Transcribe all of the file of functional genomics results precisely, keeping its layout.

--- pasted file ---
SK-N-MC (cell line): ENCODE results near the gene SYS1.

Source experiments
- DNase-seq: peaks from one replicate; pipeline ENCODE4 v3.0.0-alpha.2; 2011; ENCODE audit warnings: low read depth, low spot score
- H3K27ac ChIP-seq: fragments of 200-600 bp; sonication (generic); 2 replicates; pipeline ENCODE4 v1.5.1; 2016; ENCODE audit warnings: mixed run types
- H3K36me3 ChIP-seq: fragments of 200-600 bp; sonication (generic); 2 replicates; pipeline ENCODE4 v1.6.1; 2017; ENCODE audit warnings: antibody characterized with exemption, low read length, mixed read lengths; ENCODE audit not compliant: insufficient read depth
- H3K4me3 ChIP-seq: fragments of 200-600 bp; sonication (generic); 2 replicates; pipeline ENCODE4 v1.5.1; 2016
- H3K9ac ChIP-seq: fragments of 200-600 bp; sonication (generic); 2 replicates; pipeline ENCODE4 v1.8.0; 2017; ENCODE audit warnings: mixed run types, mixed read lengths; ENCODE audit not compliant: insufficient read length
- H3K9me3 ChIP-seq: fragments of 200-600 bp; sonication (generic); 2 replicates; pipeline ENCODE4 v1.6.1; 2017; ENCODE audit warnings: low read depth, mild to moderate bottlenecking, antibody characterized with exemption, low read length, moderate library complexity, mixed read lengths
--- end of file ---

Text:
SK-N-MC (cell line): ENCODE results near the gene SYS1.

Source experiments
- DNase-seq: peaks from one replicate; pipeline ENCODE4 v3.0.0-alpha.2; 2011; ENCODE audit warnings: low read depth, low spot score
- H3K27ac ChIP-seq: fragments of 200-600 bp; sonication (generic); 2 replicates; pipeline ENCODE4 v1.5.1; 2016; ENCODE audit warnings: mixed run types
- H3K36me3 ChIP-seq: fragments of 200-600 bp; sonication (generic); 2 replicates; pipeline ENCODE4 v1.6.1; 2017; ENCODE audit warnings: antibody characterized with exemption, low read length, mixed read lengths; ENCODE audit not compliant: insufficient read depth
- H3K4me3 ChIP-seq: fragments of 200-600 bp; sonication (generic); 2 replicates; pipeline ENCODE4 v1.5.1; 2016
- H3K9ac ChIP-seq: fragments of 200-600 bp; sonication (generic); 2 replicates; pipeline ENCODE4 v1.8.0; 2017; ENCODE audit warnings: mixed run types, mixed read lengths; ENCODE audit not compliant: insufficient read length
- H3K9me3 ChIP-seq: fragments of 200-600 bp; sonication (generic); 2 replicates; pipeline ENCODE4 v1.6.1; 2017; ENCODE audit warnings: low read depth, mild to moderate bottlenecking, antibody characterized with exemption, low read length, moderate library complexity, mixed read lengths